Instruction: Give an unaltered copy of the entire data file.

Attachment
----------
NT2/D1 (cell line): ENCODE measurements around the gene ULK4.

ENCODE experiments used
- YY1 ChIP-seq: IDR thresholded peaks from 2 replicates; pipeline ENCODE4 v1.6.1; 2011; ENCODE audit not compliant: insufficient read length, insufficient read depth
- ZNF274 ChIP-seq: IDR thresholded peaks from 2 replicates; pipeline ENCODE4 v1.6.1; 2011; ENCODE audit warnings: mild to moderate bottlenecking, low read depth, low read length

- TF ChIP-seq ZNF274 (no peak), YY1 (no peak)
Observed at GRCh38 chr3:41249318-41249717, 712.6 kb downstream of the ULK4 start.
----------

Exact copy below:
NT2/D1 (cell line): ENCODE measurements around the gene ULK4.

ENCODE experiments used
- YY1 ChIP-seq: IDR thresholded peaks from 2 replicates; pipeline ENCODE4 v1.6.1; 2011; ENCODE audit not compliant: insufficient read length, insufficient read depth
- ZNF274 ChIP-seq: IDR thresholded peaks from 2 replicates; pipeline ENCODE4 v1.6.1; 2011; ENCODE audit warnings: mild to moderate bottlenecking, low read depth, low read length

- TF ChIP-seq ZNF274 (no peak), YY1 (no peak)
Observed at GRCh38 chr3:41249318-41249717, 712.6 kb downstream of the ULK4 start.